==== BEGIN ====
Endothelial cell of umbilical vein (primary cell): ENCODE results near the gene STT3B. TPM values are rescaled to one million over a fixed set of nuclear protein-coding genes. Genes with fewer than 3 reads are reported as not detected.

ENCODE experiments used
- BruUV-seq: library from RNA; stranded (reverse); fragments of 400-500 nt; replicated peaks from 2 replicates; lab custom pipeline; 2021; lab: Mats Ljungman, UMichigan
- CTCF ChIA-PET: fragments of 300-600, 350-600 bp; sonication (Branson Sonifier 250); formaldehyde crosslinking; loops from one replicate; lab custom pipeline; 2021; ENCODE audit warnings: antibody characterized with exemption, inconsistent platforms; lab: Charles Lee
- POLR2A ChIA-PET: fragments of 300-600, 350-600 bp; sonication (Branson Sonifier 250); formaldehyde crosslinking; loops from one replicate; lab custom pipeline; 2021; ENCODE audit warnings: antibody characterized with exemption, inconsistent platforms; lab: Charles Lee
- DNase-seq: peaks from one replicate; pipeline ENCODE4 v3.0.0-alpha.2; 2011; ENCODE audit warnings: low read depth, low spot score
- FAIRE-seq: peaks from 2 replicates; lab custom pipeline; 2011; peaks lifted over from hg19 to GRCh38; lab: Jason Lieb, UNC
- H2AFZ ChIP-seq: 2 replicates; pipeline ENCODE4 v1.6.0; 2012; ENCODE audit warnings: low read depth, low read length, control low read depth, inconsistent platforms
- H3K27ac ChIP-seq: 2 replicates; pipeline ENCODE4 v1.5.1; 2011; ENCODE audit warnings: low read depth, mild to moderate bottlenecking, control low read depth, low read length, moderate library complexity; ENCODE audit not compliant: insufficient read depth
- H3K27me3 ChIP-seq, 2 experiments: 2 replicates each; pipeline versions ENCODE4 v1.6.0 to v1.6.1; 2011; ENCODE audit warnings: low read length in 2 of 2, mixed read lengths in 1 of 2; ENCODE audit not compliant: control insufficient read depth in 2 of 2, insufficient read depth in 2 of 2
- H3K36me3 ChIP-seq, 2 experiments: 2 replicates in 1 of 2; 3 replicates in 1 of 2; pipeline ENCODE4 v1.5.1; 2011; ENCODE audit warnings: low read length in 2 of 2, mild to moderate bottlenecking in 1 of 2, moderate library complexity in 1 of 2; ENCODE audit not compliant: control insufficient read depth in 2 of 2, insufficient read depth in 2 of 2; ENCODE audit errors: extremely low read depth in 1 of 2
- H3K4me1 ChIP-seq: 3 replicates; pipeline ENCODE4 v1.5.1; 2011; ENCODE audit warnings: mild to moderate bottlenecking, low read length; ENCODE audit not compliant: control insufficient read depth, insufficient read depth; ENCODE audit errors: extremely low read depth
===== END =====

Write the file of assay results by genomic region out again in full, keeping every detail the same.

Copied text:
Endothelial cell of umbilical vein (primary cell): ENCODE results near the gene STT3B. TPM values are rescaled to one million over a fixed set of nuclear protein-coding genes. Genes with fewer than 3 reads are reported as not detected.

ENCODE experiments used
- BruUV-seq: library from RNA; stranded (reverse); fragments of 400-500 nt; replicated peaks from 2 replicates; lab custom pipeline; 2021; lab: Mats Ljungman, UMichigan
- CTCF ChIA-PET: fragments of 300-600, 350-600 bp; sonication (Branson Sonifier 250); formaldehyde crosslinking; loops from one replicate; lab custom pipeline; 2021; ENCODE audit warnings: antibody characterized with exemption, inconsistent platforms; lab: Charles Lee
- POLR2A ChIA-PET: fragments of 300-600, 350-600 bp; sonication (Branson Sonifier 250); formaldehyde crosslinking; loops from one replicate; lab custom pipeline; 2021; ENCODE audit warnings: antibody characterized with exemption, inconsistent platforms; lab: Charles Lee
- DNase-seq: peaks from one replicate; pipeline ENCODE4 v3.0.0-alpha.2; 2011; ENCODE audit warnings: low read depth, low spot score
- FAIRE-seq: peaks from 2 replicates; lab custom pipeline; 2011; peaks lifted over from hg19 to GRCh38; lab: Jason Lieb, UNC
- H2AFZ ChIP-seq: 2 replicates; pipeline ENCODE4 v1.6.0; 2012; ENCODE audit warnings: low read depth, low read length, control low read depth, inconsistent platforms
- H3K27ac ChIP-seq: 2 replicates; pipeline ENCODE4 v1.5.1; 2011; ENCODE audit warnings: low read depth, mild to moderate bottlenecking, control low read depth, low read length, moderate library complexity; ENCODE audit not compliant: insufficient read depth
- H3K27me3 ChIP-seq, 2 experiments: 2 replicates each; pipeline versions ENCODE4 v1.6.0 to v1.6.1; 2011; ENCODE audit warnings: low read length in 2 of 2, mixed read lengths in 1 of 2; ENCODE audit not compliant: control insufficient read depth in 2 of 2, insufficient read depth in 2 of 2
- H3K36me3 ChIP-seq, 2 experiments: 2 replicates in 1 of 2; 3 replicates in 1 of 2; pipeline ENCODE4 v1.5.1; 2011; ENCODE audit warnings: low read length in 2 of 2, mild to moderate bottlenecking in 1 of 2, moderate library complexity in 1 of 2; ENCODE audit not compliant: control insufficient read depth in 2 of 2, insufficient read depth in 2 of 2; ENCODE audit errors: extremely low read depth in 1 of 2
- H3K4me1 ChIP-seq: 3 replicates; pipeline ENCODE4 v1.5.1; 2011; ENCODE audit warnings: mild to moderate bottlenecking, low read length; ENCODE audit not compliant: control insufficient read depth, insufficient read depth; ENCODE audit errors: extremely low read depth